PKC and polyamine modulation of GluR2-deficient AMPA receptors in immature neocortical pyramidal neurons of the rat

Authors


Corresponding author J. R. Huguenard: Department Neurology and Neurological Sciences, Stanford University School of Medicine, 300 Pasteur Drive, Stanford, CA 94305, USA. Email john.huguenard@stanford.edu

Abstract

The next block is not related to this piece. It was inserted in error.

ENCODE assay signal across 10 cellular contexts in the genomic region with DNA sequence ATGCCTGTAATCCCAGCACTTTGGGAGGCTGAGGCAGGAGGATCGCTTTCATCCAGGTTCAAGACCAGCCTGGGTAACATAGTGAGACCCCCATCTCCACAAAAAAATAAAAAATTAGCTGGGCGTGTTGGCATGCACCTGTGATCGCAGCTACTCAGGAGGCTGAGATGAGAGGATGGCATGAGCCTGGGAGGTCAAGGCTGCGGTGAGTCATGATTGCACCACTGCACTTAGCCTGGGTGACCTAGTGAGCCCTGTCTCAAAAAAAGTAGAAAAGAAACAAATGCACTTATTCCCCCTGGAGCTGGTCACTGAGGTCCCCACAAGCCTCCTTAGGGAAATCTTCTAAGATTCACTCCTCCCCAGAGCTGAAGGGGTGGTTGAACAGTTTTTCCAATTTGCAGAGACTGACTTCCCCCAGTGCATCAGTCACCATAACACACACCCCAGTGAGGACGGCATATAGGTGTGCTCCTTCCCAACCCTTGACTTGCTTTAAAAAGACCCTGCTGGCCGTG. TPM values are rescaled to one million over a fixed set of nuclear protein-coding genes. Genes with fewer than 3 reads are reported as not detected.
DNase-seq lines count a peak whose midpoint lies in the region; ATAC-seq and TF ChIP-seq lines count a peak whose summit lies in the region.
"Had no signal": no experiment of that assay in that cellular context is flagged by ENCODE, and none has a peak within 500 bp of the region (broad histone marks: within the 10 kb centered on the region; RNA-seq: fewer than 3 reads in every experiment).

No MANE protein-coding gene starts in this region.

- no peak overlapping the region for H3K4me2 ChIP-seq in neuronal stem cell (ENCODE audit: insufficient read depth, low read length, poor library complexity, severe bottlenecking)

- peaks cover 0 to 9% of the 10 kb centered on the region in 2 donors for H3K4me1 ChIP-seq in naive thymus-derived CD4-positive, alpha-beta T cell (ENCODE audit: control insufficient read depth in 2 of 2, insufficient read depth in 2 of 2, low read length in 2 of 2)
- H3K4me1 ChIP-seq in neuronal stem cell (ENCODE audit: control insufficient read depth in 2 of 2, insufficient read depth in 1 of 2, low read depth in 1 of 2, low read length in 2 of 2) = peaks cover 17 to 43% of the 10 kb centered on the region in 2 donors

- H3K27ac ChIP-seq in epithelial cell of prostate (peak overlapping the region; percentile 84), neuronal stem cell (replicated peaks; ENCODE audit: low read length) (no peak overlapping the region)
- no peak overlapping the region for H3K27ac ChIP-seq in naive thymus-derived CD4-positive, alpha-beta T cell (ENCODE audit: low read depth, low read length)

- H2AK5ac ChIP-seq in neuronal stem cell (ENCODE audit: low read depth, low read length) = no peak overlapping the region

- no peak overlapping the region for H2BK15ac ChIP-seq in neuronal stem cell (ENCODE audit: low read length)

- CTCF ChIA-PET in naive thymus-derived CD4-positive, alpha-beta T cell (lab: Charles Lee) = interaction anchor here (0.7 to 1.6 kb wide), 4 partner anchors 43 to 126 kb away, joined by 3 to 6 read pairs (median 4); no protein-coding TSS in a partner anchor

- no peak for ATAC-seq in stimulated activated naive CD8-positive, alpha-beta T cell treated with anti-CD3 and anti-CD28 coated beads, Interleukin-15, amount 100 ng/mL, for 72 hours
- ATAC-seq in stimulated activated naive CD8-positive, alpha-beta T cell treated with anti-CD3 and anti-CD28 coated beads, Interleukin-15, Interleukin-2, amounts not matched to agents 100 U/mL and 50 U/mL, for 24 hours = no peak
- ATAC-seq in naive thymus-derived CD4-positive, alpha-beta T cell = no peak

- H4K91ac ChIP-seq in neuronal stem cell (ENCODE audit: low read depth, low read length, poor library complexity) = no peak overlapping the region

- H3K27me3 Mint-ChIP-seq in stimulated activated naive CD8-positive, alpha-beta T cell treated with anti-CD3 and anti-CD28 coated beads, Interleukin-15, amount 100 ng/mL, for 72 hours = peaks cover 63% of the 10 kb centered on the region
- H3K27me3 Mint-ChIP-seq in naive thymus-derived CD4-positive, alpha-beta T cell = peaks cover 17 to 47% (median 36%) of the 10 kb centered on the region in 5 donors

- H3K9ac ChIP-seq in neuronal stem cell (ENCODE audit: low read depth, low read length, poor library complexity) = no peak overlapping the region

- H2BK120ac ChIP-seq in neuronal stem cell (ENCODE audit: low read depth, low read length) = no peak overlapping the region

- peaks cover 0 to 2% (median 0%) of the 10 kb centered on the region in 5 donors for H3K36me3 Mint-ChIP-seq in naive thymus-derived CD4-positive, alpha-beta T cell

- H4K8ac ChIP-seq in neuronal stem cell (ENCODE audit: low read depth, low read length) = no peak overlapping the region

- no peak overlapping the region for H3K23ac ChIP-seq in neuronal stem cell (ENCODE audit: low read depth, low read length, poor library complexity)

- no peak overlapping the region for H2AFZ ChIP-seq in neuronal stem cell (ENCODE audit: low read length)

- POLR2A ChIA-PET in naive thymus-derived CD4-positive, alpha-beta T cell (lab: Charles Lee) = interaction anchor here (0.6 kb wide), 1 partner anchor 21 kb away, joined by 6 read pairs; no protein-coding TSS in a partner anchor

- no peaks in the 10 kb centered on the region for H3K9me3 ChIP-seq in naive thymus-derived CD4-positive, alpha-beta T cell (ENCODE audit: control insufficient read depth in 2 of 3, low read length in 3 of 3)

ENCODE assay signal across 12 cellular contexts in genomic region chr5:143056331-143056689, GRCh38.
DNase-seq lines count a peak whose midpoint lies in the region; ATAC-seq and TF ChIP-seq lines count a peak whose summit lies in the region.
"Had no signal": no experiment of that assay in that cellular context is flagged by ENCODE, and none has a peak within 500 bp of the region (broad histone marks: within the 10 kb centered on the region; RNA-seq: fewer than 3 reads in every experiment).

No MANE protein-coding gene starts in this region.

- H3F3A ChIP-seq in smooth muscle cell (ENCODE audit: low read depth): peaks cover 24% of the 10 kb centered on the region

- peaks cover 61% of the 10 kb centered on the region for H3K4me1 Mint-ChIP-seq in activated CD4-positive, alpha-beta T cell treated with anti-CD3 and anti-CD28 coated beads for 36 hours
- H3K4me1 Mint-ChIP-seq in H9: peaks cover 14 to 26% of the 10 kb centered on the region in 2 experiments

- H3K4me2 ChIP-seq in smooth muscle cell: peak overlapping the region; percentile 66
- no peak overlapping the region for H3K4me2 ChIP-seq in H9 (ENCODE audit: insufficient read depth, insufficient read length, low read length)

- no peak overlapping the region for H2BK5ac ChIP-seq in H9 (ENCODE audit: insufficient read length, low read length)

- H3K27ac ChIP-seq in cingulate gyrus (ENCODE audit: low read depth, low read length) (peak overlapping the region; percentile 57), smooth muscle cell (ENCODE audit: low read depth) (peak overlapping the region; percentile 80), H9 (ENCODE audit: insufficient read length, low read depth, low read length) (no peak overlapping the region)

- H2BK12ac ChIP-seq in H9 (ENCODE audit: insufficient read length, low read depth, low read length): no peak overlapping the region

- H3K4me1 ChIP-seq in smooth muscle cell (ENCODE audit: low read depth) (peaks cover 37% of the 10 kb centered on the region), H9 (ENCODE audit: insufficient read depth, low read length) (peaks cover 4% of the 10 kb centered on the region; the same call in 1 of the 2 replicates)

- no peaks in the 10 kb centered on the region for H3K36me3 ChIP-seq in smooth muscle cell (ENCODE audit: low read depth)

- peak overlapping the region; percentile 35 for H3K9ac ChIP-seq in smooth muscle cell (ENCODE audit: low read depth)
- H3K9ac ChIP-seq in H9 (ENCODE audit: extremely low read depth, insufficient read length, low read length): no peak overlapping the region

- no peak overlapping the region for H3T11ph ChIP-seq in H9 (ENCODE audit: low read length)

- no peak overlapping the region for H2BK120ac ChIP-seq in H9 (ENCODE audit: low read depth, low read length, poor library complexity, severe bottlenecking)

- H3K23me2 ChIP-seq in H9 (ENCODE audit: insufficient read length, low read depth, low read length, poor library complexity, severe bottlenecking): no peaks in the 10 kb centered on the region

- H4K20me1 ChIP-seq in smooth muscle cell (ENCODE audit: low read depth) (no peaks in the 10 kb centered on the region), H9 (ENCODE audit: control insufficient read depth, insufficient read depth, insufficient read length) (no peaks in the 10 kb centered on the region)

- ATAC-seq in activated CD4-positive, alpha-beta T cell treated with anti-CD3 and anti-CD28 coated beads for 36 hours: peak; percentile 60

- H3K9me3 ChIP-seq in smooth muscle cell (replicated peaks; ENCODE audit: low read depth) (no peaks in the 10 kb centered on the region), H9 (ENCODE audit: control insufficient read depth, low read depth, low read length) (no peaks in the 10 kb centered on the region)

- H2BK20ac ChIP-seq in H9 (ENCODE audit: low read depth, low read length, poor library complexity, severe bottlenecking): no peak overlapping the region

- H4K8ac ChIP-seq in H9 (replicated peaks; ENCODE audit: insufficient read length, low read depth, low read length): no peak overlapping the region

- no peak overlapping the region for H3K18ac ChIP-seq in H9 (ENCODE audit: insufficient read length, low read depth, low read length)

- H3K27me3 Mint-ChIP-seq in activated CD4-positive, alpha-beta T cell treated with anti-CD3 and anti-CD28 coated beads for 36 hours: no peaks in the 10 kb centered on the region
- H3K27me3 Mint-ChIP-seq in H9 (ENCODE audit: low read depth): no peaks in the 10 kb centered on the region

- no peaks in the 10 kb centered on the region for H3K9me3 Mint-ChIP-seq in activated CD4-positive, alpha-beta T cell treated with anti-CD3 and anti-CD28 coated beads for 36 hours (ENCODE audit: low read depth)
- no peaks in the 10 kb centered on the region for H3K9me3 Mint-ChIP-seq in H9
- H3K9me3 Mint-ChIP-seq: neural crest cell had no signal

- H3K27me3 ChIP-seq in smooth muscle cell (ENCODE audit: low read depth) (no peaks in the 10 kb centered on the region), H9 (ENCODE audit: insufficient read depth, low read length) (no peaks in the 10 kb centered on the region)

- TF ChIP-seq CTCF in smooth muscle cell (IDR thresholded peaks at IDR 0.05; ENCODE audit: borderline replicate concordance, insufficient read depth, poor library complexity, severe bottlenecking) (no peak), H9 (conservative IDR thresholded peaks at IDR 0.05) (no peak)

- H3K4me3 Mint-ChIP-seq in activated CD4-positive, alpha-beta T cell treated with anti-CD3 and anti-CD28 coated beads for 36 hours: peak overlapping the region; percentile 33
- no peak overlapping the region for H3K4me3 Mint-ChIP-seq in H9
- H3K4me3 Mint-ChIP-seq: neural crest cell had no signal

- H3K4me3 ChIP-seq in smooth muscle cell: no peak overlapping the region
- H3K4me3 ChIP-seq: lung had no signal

AMPA receptors (AMPARs) mediate the bulk of fast synaptic excitation in the CNS. We have recently shown that AMPAR-dependent synaptic transmission in immature neocortical pyramidal neurons is mediated by GluR2-deficient receptors that can be modulated by intra- or extracellular polyamines (PAs). Phosphorylation of AMPARs, e.g. by PKC, can lead to enhanced excitation, and PAs are known to modulate PKC activity. Therefore, PAs and PKC might interact to influence AMPAR function. To test this hypothesis, we made whole cell recordings from immature (P12–14) layer V pyramidal neurons and assayed two measures of PA influence on synaptic AMPAR function – inward rectification and use-dependent unblock (UDU), with the latter assayed by differences in rectification between a pair of EPSCs evoked at short (50 ms) latencies. We have previously shown that EPSCs in immature pyramidal neurons displayed inward rectification, which was enhanced by intracellular spermine, as was UDU. Staurosporin (ST), a PKC inhibitor, reversed the effect of PA on rectification and UDU, suggesting that PKC modulates postsynaptic activation of AMPARs. Similarly, polyamine-dependent rectification of spontaneous EPSCs was reversed by treatment with ST or GFX109203X, a specific PKC inhibitor. Chelating intracellular Ca2+ with BAPTA reproduced the effects of ST. In addition, PA immunoreactivity in layer V pyramidal neurons was reduced by PKC inhibition indicating that PKC activity influences PA metabolism. Taken together, these data support the involvement of postsynaptic PKC activation in both the inward rectification and UDU of EPSCs in immature rat cortex, and suggest an important mechanism by which excitatory synaptic transmission can be dynamically modulated by changes in either [Ca2+]i or [PA]i.

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